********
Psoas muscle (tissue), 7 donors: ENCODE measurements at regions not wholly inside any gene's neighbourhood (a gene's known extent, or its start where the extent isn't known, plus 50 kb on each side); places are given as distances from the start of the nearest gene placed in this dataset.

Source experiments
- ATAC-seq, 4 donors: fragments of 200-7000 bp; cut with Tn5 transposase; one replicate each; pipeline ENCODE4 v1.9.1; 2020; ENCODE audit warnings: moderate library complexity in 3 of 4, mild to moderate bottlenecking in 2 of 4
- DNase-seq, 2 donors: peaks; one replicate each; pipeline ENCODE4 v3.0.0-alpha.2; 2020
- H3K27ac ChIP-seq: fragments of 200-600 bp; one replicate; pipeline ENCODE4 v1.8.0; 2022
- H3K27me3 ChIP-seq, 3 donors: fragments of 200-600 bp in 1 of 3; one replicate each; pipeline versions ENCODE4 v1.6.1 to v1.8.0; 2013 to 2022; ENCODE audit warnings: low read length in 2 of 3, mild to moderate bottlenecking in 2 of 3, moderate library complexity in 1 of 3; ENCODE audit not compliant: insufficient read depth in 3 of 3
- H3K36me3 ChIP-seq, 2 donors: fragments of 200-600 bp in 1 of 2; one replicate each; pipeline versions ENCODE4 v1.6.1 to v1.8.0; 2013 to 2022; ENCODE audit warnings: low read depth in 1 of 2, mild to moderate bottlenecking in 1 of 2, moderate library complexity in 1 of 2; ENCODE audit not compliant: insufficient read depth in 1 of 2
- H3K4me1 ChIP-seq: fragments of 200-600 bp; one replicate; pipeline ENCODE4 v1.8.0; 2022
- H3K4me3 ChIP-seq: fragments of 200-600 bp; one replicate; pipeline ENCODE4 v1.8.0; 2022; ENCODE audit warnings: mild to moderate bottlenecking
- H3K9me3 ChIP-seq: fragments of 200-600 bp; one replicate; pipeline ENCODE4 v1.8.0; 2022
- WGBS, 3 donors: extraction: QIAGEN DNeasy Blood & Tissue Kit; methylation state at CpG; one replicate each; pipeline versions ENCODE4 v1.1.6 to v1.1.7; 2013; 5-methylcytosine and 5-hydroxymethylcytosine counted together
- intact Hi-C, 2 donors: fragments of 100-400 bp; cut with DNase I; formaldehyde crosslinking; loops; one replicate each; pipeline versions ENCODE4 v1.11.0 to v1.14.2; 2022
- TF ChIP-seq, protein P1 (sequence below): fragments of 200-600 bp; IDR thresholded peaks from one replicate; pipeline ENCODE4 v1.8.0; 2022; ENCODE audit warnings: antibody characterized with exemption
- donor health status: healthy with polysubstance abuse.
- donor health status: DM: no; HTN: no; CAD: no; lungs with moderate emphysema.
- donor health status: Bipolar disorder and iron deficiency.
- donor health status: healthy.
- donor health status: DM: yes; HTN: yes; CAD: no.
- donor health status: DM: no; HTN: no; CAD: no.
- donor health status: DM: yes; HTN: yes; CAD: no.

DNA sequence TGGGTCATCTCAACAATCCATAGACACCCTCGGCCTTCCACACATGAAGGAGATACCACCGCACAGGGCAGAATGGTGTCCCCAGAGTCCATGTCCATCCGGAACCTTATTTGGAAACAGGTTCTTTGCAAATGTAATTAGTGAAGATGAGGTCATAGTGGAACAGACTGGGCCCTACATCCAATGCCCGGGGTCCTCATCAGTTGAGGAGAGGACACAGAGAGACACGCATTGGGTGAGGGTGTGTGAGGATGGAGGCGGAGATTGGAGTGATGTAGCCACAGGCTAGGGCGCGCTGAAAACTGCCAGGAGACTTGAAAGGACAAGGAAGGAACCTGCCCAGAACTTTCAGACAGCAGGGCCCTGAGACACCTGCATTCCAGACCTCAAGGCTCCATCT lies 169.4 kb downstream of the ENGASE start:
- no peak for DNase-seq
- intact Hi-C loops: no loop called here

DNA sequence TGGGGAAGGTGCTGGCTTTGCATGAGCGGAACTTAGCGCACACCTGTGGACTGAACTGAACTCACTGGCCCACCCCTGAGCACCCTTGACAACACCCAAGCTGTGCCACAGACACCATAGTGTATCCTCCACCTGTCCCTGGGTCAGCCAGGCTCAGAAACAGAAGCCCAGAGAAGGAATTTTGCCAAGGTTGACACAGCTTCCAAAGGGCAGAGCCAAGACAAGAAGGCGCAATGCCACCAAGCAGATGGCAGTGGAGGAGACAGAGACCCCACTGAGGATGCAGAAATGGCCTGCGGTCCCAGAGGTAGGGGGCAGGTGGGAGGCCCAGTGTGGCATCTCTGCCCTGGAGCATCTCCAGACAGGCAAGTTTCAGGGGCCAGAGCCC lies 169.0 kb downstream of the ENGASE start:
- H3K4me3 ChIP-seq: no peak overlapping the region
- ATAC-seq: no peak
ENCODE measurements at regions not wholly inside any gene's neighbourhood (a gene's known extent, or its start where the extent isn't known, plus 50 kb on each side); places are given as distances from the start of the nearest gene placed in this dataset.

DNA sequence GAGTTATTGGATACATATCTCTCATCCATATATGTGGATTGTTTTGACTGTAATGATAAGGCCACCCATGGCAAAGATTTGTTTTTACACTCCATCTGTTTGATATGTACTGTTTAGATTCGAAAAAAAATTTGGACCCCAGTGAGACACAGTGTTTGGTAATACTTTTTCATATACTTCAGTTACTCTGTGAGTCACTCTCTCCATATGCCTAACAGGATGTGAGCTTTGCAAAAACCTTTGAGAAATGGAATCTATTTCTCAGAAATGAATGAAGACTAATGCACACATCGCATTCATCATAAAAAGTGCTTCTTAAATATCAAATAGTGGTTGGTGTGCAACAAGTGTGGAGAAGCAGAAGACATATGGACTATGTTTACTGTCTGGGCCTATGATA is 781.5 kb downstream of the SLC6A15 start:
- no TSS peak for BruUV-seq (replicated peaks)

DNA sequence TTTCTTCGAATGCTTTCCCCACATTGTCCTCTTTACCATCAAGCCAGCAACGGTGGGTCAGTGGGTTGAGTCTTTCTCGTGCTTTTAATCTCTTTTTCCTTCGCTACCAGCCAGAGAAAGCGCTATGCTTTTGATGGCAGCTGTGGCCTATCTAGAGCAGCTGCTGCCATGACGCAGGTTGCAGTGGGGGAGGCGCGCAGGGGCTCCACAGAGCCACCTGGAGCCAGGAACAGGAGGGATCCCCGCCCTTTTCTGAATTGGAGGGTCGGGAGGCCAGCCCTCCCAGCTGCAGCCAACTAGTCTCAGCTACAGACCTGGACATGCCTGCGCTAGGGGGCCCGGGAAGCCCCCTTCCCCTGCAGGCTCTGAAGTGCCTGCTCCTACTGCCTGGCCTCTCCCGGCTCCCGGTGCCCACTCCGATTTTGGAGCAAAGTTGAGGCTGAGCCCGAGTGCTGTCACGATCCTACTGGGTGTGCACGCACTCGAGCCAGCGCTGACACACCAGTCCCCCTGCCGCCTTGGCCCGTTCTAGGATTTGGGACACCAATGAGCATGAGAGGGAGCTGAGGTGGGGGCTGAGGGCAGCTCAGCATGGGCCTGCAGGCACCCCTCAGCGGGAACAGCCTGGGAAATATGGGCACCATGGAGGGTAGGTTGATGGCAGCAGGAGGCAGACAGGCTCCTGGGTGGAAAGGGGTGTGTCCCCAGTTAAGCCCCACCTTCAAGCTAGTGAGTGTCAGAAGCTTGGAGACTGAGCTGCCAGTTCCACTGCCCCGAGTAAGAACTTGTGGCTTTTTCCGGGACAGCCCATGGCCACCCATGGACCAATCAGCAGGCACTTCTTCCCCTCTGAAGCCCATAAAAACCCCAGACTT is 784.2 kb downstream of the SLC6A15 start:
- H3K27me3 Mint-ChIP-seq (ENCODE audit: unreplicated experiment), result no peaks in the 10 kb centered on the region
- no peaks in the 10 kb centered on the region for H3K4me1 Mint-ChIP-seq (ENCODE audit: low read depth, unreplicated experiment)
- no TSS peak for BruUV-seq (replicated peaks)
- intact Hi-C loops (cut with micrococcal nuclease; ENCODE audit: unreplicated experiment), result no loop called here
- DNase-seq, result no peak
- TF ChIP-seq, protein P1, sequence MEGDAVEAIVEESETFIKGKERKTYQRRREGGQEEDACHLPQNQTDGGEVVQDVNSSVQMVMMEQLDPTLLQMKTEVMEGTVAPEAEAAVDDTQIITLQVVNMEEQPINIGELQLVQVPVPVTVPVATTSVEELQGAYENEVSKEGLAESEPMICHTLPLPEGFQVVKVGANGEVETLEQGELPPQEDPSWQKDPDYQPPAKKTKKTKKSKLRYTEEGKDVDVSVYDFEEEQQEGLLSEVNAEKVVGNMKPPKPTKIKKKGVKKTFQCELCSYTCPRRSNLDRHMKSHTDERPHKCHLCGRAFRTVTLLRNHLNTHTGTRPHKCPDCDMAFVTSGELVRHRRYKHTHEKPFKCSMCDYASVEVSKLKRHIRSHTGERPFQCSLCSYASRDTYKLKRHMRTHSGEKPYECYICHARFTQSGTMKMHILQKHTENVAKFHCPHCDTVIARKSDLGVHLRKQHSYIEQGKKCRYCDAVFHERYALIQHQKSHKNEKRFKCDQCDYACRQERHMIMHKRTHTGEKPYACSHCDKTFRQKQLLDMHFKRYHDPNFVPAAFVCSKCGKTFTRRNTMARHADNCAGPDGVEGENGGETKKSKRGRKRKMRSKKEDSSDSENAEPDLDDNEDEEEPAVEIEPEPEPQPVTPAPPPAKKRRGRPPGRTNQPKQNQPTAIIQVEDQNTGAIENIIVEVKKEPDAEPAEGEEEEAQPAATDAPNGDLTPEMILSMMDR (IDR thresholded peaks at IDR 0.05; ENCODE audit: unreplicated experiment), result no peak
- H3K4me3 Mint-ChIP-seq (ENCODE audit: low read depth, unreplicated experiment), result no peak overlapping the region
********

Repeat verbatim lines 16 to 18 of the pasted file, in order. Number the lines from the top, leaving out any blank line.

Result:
- donor health status: Bipolar disorder and iron deficiency.
- donor health status: healthy.
- donor health status: DM: yes; HTN: yes; CAD: no.